Payment of pending bills big relief for suppliers, economy
Lewis Njoka @Lewis Njoka
The move by the Treasury to pay billions of shillings owed to suppliers of services and goods to the government— both national and county— will be a big relief to the individuals whose businesses had suffered over pending bills.
And the proposal to set aside Sh44 billion through a Supplementary Budget to settle the contentious bills in the infrastructure department, comes at a critical time for small-scale enterprises, whose fortunes have been compounded by the coronavirus pandemic.
Many suppliers have not been paid for years by various government agencies, a situation that former Central Bank of Kenya Governor Prof Njuguna Ndung’u partly blames for the economic recession.
Ndung’u, who was speaking in a recent interview on K24 TV, said failure to clear pending bills had weakened the economy just before Covid-19 set in.
“Recession which set in in 2016, was triggered by national and county governments failure to pay suppliers and contractors.
This had three effects; constrained liquidity in the economy, collapse of the retail trade, and the collapse of the SME sub-sector,” said Ndung’u.
He added: “At times we need to take cognisance of the initial conditions. The pandemic found Kenya already speeding downhill for factors that should have been contained. In that case, the pandemic does not halt the declining economic performance but accelerates it downwards.”
Government measures, including dusk-to-dawn curfew and partial lockdown of Nairobi and three counties; Mombasa, Kilifi and Kwale to tame the deadly respiratory flu, which by yesterday had infected 234 people and claimed 11 lives in the country, have affected economic activities and hurt the ordinary citizens, most of whom live from hand to mouth.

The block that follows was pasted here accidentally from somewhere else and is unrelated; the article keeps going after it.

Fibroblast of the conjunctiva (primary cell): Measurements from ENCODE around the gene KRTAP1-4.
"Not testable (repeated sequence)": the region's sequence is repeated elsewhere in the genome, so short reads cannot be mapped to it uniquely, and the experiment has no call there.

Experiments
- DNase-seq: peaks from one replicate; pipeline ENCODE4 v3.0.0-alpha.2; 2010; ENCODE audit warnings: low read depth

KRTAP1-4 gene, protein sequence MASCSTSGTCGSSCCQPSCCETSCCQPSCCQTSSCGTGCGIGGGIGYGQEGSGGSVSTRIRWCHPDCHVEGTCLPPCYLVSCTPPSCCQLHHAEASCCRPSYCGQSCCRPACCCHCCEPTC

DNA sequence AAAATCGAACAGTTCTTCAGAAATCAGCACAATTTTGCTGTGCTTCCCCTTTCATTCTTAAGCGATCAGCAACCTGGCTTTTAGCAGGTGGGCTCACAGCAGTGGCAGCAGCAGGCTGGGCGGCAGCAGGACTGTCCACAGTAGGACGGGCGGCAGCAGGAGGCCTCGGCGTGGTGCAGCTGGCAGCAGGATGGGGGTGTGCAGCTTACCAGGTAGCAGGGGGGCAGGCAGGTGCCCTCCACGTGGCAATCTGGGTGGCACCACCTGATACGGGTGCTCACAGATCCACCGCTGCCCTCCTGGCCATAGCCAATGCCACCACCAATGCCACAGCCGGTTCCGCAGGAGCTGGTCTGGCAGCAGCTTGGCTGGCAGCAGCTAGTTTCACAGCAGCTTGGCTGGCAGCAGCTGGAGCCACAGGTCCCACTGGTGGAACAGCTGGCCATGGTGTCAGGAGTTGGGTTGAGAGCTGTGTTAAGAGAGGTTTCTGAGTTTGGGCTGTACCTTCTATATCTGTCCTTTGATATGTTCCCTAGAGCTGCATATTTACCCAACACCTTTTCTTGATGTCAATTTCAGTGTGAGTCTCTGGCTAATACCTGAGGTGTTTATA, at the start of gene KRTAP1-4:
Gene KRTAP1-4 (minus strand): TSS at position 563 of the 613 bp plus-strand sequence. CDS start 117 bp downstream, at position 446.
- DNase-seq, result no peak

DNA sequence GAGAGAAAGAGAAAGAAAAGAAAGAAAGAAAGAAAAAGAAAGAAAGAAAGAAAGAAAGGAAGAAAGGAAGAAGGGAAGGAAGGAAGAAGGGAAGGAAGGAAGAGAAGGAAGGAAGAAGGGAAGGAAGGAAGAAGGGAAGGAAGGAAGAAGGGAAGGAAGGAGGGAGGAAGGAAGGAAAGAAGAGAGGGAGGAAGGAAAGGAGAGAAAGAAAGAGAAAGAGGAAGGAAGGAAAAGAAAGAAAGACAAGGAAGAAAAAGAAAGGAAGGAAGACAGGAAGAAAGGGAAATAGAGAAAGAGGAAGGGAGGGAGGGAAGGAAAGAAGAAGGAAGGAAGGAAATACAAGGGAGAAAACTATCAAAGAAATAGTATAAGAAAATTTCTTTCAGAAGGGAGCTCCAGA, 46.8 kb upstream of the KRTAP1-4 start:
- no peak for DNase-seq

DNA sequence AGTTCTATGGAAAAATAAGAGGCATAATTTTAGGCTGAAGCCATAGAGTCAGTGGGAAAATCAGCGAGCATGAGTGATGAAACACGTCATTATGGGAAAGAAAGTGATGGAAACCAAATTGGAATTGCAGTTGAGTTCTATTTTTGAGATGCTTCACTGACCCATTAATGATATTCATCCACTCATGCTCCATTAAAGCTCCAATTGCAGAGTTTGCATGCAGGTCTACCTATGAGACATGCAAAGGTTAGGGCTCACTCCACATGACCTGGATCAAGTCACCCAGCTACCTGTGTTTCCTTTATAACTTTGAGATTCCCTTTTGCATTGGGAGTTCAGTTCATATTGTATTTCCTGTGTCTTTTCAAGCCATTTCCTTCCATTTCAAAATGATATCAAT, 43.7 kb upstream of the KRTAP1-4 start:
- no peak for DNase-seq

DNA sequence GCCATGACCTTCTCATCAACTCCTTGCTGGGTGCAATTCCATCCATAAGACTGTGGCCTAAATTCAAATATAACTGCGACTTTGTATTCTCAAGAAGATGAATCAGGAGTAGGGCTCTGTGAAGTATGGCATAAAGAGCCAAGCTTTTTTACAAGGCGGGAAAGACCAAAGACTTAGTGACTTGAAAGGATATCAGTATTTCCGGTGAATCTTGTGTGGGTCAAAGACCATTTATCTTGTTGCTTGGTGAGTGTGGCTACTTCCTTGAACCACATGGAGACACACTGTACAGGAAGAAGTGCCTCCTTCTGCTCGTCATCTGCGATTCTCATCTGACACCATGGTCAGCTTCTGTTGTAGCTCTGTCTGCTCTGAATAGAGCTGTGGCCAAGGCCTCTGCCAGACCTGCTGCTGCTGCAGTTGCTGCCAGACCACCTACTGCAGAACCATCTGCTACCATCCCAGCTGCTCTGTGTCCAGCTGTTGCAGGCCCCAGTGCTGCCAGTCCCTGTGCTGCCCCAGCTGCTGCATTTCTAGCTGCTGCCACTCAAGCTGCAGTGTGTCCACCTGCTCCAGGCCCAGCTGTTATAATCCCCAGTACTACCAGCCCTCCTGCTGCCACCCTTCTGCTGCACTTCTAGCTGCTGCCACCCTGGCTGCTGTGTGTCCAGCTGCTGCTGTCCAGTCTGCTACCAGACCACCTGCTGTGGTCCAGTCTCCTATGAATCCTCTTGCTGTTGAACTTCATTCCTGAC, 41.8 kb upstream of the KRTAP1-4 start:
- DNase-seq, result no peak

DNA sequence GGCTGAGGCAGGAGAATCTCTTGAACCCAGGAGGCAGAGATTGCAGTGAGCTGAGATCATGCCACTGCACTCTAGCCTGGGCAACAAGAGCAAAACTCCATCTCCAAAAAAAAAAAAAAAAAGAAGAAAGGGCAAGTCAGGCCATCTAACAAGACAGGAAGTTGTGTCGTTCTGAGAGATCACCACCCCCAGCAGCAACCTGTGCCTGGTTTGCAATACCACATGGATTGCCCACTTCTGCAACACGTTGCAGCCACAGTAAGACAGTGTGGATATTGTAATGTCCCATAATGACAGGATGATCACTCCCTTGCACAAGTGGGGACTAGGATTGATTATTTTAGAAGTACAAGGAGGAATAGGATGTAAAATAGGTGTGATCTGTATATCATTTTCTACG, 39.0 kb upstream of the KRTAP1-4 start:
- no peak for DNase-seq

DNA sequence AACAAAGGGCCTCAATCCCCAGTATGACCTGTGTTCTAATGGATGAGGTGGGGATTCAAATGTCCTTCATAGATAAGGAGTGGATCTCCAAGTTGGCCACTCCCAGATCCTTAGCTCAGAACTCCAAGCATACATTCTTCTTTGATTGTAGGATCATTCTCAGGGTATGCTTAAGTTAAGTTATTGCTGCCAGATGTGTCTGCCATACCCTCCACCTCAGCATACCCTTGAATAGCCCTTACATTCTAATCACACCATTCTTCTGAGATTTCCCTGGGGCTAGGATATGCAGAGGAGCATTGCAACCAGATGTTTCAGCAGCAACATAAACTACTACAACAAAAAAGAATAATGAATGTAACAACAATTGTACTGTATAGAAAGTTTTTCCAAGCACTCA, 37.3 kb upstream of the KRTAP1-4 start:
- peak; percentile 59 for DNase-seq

With Covid-19 threatening to throw the fragile economy into depression, the supplementary budget tabled in Parliament on Tuesday, proposed to increase infrastructure budget from Sh193.8 billion to Sh237.9 billion— a Sh44.1 billion increment.
“The increment will go to budget rationalisation and payment of outstanding bills,” Treasury said in the report.
The budget, if approved by Parliament, will see the department’s capital expenditure increase from Sh132.5 billion to Sh176.6 billion.
Current expenditure, on the other hand, will have a marginal decline from Sh61.3 billion to Sh61.2 billion.
“The decrease in current expenditure is on account of reduction in compensation to employees to reflect the actual trends, while the increase in capital expenditure is mainly on account of budget rationalisation and payment of outstanding pending bills,” said Treasury.
Economic experts say clearing pending bills is critical in cushioning the country against the effects of the Covid-19 pandemic as it will put more money in circulation and help protect jobs especially in the Small and Medium Enterprise (SMEs) sector.
Surging pending bills forced President Uhuru Kenyatta to publicly declare during the last Madaraka Day celebrations that ministries and government agencies must pay pending bills without audit queries.
At the time, it was estimated that the central government had pending bills amounting to Sh350 billion with another Sh100 billion owed to traders by the counties.
Last month, Infrastructure Principal Secretary Paul Maringa admitted that unpaid bills was pulling back economic growth, saying it affected suppliers, contractors, and caused late payment of taxes and wages. Maringa spoke when he presented the Budget Policy Statement (BPS) 2020/21 to the National Assembly Transport Committee.